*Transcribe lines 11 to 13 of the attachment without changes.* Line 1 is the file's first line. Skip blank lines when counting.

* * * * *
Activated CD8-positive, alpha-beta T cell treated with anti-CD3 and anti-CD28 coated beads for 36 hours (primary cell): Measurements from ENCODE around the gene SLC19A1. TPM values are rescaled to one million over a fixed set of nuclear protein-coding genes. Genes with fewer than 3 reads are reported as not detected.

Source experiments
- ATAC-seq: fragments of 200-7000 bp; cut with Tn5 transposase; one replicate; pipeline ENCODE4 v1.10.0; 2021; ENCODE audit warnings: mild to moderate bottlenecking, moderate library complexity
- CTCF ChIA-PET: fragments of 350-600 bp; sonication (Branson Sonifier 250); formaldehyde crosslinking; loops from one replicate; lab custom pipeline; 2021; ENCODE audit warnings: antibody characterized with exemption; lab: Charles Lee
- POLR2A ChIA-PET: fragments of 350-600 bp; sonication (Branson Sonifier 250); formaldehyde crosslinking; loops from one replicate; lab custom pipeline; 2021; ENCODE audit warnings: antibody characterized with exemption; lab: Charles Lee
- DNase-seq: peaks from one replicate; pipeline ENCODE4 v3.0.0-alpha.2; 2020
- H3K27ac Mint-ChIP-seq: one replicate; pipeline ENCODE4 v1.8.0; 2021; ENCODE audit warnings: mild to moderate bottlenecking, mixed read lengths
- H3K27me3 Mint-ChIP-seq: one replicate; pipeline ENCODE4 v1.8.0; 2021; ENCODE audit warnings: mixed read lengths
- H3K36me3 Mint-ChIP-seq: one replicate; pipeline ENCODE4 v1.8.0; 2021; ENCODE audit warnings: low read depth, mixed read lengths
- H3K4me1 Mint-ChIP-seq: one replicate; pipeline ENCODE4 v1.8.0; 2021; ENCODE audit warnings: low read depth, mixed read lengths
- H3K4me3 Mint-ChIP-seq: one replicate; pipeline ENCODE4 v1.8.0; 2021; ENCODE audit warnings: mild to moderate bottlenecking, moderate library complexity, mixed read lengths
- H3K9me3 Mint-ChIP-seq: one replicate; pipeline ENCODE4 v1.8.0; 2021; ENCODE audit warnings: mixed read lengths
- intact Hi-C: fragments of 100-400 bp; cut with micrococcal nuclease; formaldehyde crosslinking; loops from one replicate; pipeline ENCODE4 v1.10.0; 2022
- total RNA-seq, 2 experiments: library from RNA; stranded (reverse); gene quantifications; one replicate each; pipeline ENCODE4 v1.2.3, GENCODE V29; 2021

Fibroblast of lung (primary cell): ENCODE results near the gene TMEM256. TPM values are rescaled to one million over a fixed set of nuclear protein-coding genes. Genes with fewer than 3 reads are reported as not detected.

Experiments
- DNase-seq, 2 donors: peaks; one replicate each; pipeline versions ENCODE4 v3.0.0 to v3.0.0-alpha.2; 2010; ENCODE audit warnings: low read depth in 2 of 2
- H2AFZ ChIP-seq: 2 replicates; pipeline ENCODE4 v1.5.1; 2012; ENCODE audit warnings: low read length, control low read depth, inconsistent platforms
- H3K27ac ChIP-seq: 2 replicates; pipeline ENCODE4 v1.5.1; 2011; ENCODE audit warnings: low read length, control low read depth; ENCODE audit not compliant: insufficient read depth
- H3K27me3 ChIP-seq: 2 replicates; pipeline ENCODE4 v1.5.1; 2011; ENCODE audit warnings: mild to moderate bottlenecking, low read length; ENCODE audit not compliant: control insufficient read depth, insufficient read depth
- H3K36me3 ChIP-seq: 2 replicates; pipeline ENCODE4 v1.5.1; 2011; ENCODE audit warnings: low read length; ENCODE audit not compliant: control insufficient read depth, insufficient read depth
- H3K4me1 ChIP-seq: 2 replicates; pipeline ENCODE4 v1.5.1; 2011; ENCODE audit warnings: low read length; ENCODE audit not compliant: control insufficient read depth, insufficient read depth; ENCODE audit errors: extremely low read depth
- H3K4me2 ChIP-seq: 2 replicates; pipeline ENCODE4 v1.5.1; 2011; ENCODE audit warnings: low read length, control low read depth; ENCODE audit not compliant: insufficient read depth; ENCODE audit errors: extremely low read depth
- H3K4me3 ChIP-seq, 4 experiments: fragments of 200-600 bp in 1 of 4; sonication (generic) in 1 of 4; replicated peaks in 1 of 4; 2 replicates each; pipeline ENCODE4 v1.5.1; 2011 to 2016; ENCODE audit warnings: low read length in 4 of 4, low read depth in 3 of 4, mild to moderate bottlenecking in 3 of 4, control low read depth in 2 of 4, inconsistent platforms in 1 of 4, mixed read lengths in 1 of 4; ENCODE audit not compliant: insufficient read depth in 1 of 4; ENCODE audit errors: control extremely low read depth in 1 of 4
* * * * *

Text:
- H3K4me3 Mint-ChIP-seq: one replicate; pipeline ENCODE4 v1.8.0; 2021; ENCODE audit warnings: mild to moderate bottlenecking, moderate library complexity, mixed read lengths
- H3K9me3 Mint-ChIP-seq: one replicate; pipeline ENCODE4 v1.8.0; 2021; ENCODE audit warnings: mixed read lengths
- intact Hi-C: fragments of 100-400 bp; cut with micrococcal nuclease; formaldehyde crosslinking; loops from one replicate; pipeline ENCODE4 v1.10.0; 2022